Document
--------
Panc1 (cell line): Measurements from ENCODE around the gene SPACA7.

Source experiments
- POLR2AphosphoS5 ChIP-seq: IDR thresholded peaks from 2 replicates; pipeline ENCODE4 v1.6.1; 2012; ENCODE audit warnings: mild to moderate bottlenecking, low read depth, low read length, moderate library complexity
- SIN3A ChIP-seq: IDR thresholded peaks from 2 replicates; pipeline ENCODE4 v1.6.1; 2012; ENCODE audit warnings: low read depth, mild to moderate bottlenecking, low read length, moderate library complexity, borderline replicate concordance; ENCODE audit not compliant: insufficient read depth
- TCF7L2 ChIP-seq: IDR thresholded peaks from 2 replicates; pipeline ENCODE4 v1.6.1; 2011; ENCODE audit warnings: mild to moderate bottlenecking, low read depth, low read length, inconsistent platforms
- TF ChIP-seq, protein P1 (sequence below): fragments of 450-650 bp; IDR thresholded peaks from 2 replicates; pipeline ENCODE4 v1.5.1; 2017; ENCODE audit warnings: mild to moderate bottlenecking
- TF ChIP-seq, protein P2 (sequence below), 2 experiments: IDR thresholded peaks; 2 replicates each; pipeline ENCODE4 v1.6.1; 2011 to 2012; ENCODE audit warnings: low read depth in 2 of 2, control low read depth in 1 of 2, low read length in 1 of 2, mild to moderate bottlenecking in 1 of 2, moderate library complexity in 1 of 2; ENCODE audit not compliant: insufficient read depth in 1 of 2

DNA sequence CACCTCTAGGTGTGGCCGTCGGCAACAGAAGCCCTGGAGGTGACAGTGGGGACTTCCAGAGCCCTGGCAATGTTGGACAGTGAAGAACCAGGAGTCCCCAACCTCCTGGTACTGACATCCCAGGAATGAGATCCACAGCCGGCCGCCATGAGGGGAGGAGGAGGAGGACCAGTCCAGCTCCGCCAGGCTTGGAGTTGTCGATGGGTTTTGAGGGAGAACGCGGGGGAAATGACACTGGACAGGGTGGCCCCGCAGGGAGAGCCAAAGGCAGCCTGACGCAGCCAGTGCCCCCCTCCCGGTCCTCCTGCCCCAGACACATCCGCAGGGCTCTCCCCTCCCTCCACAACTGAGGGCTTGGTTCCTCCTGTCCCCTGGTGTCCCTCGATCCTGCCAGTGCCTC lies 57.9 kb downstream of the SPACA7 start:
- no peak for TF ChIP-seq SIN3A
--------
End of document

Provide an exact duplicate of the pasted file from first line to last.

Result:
Panc1 (cell line): Measurements from ENCODE around the gene SPACA7.

Source experiments
- POLR2AphosphoS5 ChIP-seq: IDR thresholded peaks from 2 replicates; pipeline ENCODE4 v1.6.1; 2012; ENCODE audit warnings: mild to moderate bottlenecking, low read depth, low read length, moderate library complexity
- SIN3A ChIP-seq: IDR thresholded peaks from 2 replicates; pipeline ENCODE4 v1.6.1; 2012; ENCODE audit warnings: low read depth, mild to moderate bottlenecking, low read length, moderate library complexity, borderline replicate concordance; ENCODE audit not compliant: insufficient read depth
- TCF7L2 ChIP-seq: IDR thresholded peaks from 2 replicates; pipeline ENCODE4 v1.6.1; 2011; ENCODE audit warnings: mild to moderate bottlenecking, low read depth, low read length, inconsistent platforms
- TF ChIP-seq, protein P1 (sequence below): fragments of 450-650 bp; IDR thresholded peaks from 2 replicates; pipeline ENCODE4 v1.5.1; 2017; ENCODE audit warnings: mild to moderate bottlenecking
- TF ChIP-seq, protein P2 (sequence below), 2 experiments: IDR thresholded peaks; 2 replicates each; pipeline ENCODE4 v1.6.1; 2011 to 2012; ENCODE audit warnings: low read depth in 2 of 2, control low read depth in 1 of 2, low read length in 1 of 2, mild to moderate bottlenecking in 1 of 2, moderate library complexity in 1 of 2; ENCODE audit not compliant: insufficient read depth in 1 of 2

DNA sequence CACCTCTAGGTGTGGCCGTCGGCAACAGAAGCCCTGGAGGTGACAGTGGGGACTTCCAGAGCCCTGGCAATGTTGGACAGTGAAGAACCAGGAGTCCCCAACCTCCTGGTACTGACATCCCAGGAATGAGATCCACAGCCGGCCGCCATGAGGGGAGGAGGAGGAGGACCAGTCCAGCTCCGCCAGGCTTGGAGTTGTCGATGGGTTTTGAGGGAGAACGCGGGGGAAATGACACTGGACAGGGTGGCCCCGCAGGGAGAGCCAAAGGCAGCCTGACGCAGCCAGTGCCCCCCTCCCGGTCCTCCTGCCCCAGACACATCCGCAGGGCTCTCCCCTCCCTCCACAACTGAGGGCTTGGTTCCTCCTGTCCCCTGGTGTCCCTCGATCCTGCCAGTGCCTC lies 57.9 kb downstream of the SPACA7 start:
- no peak for TF ChIP-seq SIN3A